He is the author of books on folklore in Soviet culture (2009), the history of exoticism and loan words (2006), pathographical texts in Russian culture of the 18th to 19th centuries (2005), everyday life and mythology (2001), the anthropology of silence (1998), and money in Russian folklore (1995).

Ilya Kalinin

Academic year 2012-13

Ilya Kalinin is Associate Professor in the Department of Liberal Arts and Sciences of St Petersburg State University. He is editor-in-chief of the Moscow-based journal Neprikosnovennyj Zapas: Debaty o politike i culture (Emergency Rations: Debates on Politics and Culture) and of two book series published by NLO Publishing House, which specialises in philology, cultural history, and historical anthropology.

Ilya Kalinin’s research focuses on early Soviet intellectual and cultural history, on practices of self-fashioning of the Soviet subject, and on the historical and cultural politics of contemporary Russia. His book on “Russian formalists and revolution” is forthcoming from NLO Publishing House.

Alexander Panchenko

Academic year 2012-13

Alexander Panchenko is a Senior Research Fellow at the Institute of Russian Literature (The Pushkin House) of the Russian Academy of Sciences in St Petersburg and the Director of the Centre for the Anthropology of Religion, European University at St Petersburg.

His research interests include vernacular religion in Russia, contemporary folklore and popular culture, new religious movements and New Age spirituality, and the anthropology of conspiracy theories. He is the author of Studies in Popular Orthodoxy: Local Sacred Places of the Russian North-West (1998), Khristovschina and Skopchestvo: Folklore and Traditional Culture of Russian Mystical Sects (2002), Ioann and Iakov, Unusual Saints from a Marshland: “Popular Hagiology” and Religious Practices in Modern Russia (2012) – all in Russian.

Petr Druzhinin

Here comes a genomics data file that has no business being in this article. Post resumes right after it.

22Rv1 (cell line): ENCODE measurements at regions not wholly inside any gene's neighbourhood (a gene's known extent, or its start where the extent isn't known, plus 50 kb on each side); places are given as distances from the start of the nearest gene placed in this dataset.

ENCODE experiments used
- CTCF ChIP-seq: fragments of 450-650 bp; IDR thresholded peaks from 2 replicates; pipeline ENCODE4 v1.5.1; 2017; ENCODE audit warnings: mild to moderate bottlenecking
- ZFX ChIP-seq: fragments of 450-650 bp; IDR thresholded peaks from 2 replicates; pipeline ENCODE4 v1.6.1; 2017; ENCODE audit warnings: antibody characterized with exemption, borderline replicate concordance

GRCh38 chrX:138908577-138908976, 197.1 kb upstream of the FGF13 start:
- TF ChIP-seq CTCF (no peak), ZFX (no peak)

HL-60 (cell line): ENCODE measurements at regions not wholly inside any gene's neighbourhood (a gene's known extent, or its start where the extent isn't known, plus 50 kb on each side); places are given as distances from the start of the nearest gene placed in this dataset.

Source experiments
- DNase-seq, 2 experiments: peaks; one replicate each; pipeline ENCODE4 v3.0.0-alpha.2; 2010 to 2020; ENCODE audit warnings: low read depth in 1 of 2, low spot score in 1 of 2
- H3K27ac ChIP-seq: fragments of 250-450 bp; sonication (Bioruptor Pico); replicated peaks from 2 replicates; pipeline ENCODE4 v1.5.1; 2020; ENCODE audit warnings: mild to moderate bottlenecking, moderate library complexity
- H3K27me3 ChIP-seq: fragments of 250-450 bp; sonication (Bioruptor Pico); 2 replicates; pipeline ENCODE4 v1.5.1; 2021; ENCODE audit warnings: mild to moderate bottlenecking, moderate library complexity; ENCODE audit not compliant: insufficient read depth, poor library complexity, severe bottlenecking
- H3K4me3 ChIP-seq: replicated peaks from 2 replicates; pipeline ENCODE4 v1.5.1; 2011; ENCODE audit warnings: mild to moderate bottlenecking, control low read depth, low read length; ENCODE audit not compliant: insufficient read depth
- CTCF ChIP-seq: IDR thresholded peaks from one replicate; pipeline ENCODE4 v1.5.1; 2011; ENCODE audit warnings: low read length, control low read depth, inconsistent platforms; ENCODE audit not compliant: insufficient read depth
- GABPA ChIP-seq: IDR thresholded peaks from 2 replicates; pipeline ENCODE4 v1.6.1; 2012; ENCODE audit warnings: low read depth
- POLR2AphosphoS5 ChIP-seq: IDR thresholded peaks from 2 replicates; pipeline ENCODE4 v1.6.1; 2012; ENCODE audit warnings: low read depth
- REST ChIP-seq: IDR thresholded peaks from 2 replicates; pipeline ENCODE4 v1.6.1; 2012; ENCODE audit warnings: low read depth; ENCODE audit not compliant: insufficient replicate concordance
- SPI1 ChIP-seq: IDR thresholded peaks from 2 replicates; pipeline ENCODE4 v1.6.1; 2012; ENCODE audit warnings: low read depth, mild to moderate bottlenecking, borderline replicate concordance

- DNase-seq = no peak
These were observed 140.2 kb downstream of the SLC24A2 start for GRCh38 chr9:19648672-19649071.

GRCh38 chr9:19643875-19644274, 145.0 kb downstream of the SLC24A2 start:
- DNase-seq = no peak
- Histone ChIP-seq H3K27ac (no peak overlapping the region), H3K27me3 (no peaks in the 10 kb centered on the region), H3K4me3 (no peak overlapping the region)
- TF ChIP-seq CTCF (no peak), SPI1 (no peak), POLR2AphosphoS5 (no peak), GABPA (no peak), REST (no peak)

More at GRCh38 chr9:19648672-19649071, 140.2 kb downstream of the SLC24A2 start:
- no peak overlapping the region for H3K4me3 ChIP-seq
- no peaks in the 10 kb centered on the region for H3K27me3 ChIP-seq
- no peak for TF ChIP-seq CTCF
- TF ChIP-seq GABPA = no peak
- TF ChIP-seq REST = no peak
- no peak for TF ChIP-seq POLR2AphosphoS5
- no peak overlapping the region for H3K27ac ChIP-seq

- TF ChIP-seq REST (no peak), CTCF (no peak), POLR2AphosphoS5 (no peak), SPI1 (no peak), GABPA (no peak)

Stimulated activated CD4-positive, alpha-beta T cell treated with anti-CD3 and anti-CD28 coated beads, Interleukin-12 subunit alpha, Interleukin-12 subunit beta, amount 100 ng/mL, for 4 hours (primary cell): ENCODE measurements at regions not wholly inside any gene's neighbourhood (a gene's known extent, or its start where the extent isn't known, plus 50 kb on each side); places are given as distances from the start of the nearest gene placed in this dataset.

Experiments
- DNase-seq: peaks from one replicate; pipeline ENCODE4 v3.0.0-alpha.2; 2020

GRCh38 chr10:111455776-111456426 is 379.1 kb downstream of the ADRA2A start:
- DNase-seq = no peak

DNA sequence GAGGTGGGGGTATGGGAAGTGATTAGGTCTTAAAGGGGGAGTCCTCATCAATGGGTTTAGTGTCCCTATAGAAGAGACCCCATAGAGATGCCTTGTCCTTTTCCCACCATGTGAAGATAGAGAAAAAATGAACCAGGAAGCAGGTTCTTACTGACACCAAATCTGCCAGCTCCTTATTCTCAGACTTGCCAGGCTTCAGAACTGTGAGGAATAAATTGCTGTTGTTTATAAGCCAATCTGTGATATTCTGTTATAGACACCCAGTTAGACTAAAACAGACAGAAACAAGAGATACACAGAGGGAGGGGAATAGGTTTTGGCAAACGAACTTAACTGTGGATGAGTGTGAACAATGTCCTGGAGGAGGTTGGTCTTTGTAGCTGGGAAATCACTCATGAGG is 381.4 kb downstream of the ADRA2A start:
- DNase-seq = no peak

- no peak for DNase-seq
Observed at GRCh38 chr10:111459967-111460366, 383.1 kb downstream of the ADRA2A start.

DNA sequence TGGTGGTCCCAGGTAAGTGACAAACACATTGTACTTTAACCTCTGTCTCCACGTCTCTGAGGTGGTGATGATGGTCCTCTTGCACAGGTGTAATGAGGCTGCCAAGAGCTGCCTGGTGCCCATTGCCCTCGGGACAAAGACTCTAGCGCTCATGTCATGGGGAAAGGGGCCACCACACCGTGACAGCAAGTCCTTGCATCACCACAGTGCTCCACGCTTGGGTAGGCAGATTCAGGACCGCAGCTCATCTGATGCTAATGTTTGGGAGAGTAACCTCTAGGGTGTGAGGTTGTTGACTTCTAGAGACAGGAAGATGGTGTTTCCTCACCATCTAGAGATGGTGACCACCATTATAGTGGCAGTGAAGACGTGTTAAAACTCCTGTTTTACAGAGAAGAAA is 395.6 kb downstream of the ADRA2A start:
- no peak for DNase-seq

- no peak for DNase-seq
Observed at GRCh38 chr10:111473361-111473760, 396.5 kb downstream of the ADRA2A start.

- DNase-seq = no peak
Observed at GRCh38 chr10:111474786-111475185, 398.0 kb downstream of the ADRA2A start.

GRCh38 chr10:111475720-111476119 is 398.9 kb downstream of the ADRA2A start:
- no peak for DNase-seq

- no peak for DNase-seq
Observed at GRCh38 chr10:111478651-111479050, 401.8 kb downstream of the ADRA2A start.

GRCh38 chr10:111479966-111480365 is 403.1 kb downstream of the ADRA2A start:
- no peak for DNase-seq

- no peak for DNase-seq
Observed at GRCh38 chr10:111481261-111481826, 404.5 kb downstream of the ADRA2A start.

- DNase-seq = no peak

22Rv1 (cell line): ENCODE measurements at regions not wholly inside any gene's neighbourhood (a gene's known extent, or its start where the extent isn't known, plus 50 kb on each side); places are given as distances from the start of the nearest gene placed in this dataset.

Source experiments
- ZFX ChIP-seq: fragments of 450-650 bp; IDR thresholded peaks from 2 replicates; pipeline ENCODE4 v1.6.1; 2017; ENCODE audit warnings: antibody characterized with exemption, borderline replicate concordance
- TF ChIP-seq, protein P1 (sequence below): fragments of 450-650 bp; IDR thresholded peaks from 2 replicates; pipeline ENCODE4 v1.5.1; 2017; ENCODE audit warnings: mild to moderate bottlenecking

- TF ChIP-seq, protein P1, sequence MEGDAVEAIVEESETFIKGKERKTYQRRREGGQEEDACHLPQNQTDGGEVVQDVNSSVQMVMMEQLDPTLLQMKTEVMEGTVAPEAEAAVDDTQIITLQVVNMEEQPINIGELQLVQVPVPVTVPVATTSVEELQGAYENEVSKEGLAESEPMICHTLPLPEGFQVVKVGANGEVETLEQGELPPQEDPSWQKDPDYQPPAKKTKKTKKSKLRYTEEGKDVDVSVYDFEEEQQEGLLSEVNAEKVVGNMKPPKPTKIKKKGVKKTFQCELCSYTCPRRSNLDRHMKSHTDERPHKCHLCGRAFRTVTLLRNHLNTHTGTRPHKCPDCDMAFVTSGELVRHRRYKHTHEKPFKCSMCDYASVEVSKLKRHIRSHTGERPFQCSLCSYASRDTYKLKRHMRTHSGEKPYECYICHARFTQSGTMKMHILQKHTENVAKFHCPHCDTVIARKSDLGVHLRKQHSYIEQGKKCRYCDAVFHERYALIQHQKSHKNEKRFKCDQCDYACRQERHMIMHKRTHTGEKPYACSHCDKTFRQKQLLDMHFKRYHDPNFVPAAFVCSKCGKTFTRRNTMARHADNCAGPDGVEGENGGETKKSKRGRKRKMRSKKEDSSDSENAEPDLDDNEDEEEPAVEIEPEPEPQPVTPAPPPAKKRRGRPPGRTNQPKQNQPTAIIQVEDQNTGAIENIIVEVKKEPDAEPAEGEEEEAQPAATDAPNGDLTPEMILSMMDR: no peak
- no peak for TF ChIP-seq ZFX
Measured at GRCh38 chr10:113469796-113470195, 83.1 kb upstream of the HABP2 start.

Academic year 2012-13

Petr Druzhinin is a Research Fellow at the Institute of Linguistics of the Russian Academy of Sciences and a leading Russian expert on rare books.

He is the author of ten monographs, as well as of numerous articles, on cultural history, including Unknown letters of Russian Writers of the Eighteenth Century (2002), Books of Frederick the Great (2004), Heraldry and Rare Books (2 vols., 2014); and Ideology and Philology (3 vols., 2012-16) – all in Russian.

Oksana Gavrishina

Academic year 2011-12

Oksana Gavrishina is an Associate Professor in the Department of Cultural History and Theory at the Faculty of Art History, Russian State University for the Humanities.

Her research interests focus on photography, on European and Russian mass culture, and on the history of everyday life. Her publications include a book on the relationship between photography and modernity (2011).

Igor Pilshchikov

Academic year 2011-12

Igor Pilshchikov is a Professor at the Estonian Institute of Humanities of Tallinn University. His research interests include 18th- and 19th- century Russian literature (esp. Pushkin, Batiushkov, and Baratynsky), comparative literature and literary theory, historical lexicography, translation theory, editorial theory, cultural semiotics, and digital humanities.

Among his books are Batiushkov and Italian Literature: Philological Explorations (2003) and Vocabulary and Phraseology of Eugene Onegin: Hermeneutical Essays (2008) – both in Russian.

Nikolai Bogomolov

Academic year 2011-12

Nikolai Bogomolov is a Professor and Head of the Department of Literary Criticism and Journalism at Moscow State University and one of the leading historians of Russian literature of the Silver Age (ca. 1890-1920).

Nikolai Bogomolov is the author of sixteen monographs and has edited over thirty editions leading Russian writers and poets, such as Mikhail Kuzmin, Vyacheslav Ivanov, Vladimir Khodasevich, Nikolai Gumilev, Georgii Ivanov, Innokentii Annenskii, Valerii Briusov, Zinaida Gippius, and Andrei Belyi.

Nina Braginskaya

Academic year 2011-12

Nina Braginskaya is a Senior Research Fellow at the Institute for Oriental and Classical Studies of the Moscow-based Higher School of Economics and Professor of Classics at the Russian State University for the Humanities.

She works on comparative mythology, historical poetics, the history of ideas, and the history of Classical scholarship in Russia. She has translated and edited texts by Aristotle, Plutarch, Dio Chrysostomus, Titus Livius, and Cicero, as well as Old Testament Apocrypha and Pseudoepigrapha. She is currently preparing an edition of Olga Freidenberg’s memoirs.

Get in touch

Prokhorov Centre
University of Sheffield
School of Languages and Cultures
Jessop West Building
1 Upper Hanover Street
Sheffield S3 7RA